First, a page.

Young Adult Science Fiction

By C. W. Sullivan Iii | Go to book overview
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6
Australian Science Fiction
for Children and Adolescents:
1940–1990

John Foster

In a paper she delivered on children’s science fiction in Sydney, Australia, in 1972, the author Lilith Norman concluded: “I don’t know if I have given you much of an insight into sf for the younger reader. The paddock is so bare, just a scraggly tussock here and there, that I feel I have been padding to fill out the time allotted” (116). Had she been discussing only Australian science fiction (SF) for the younger reader, that paddock would have appeared to be quite drought-stricken, with those last few blades withered and brown for, in her talk, Norman did not mention a single local title.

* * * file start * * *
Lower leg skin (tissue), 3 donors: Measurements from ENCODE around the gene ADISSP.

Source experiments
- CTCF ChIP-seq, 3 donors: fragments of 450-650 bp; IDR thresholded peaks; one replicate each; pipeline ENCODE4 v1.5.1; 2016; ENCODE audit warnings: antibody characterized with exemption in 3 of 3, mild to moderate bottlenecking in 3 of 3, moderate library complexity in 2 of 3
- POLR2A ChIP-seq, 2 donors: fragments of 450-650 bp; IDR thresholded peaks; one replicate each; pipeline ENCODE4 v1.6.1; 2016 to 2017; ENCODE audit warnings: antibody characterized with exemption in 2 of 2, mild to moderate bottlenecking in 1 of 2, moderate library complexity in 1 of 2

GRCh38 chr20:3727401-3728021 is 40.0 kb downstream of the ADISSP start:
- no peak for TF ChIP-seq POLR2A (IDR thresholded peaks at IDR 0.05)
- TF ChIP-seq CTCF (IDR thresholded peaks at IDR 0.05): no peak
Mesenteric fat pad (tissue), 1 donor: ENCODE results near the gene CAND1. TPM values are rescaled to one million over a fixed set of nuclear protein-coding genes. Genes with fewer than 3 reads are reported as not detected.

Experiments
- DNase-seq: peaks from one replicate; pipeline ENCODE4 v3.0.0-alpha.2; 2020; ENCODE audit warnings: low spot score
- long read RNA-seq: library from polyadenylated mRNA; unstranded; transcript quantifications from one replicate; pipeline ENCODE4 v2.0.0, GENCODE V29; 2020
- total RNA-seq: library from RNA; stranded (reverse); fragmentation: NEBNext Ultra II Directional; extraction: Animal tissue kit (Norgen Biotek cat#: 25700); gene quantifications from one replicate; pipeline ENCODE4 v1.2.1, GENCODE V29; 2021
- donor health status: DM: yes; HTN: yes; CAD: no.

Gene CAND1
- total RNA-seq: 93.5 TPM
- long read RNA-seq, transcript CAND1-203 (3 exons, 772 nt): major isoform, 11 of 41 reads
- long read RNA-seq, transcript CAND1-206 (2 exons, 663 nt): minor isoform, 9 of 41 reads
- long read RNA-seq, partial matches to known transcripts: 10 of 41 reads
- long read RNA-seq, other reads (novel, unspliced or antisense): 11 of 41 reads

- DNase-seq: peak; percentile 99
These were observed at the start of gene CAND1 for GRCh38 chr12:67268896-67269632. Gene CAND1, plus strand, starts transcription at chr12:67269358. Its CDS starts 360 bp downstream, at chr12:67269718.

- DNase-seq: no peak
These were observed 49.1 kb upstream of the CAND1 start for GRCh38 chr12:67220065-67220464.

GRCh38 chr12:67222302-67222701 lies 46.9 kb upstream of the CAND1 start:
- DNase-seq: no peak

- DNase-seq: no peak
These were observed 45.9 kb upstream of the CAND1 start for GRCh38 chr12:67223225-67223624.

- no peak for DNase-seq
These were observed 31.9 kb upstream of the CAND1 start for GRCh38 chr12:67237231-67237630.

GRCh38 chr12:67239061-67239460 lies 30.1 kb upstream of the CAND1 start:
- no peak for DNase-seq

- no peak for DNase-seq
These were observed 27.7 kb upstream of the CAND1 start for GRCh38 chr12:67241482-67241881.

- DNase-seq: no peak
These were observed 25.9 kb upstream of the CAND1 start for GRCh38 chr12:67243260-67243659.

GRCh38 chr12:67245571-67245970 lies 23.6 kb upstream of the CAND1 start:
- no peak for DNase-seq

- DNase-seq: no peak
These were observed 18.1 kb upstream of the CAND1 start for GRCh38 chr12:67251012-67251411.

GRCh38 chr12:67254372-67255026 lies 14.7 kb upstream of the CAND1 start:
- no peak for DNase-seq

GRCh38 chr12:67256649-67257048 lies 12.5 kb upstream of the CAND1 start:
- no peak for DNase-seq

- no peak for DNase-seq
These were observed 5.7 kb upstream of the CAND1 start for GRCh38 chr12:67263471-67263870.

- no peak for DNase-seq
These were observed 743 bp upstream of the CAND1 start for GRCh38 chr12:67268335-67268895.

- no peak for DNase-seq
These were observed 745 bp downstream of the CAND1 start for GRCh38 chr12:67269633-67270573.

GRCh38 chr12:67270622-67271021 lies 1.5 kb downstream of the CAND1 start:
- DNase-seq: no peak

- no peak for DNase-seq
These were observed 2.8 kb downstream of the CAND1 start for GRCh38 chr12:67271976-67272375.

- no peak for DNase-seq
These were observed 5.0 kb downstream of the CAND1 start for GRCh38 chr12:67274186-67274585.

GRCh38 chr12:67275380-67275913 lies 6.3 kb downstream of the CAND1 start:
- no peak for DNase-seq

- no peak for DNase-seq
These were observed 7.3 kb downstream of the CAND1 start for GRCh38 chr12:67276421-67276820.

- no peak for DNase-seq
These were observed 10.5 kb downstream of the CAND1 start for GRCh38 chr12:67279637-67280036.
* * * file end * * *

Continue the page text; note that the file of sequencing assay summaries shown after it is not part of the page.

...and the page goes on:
This, for three reasons, seems surprising. First, Australia has been at the forefront, even if often only as a launching site, of rockets and satellite vehicles since the dawn of the Space Age. Second, science fiction novels for Australian children were published in 1944 and 1946, prior to the publication of Robert A. Heinlein’s Rocket Ship Galileo, which Sheila Egoff calls the “first clearly identifiable work of science fiction for children” (134), in 1947. Third, there was a tradition of science fiction stories in locally produced comic books dating back to the beginning of that decade, although these local publications disappeared when the wartime ban on imported comic books was lifted and, worse, television was introduced.


THE 1940s

Through Space to the Planets (1944) and Rangers of the Universe (1946), both written by Winifred Law, are of historical interest, even if they might not pass EgofFs test for true science fiction stories. The protagonists are a twentyone-year-old spaceship pilot and his two young brothers, one of whom acciden

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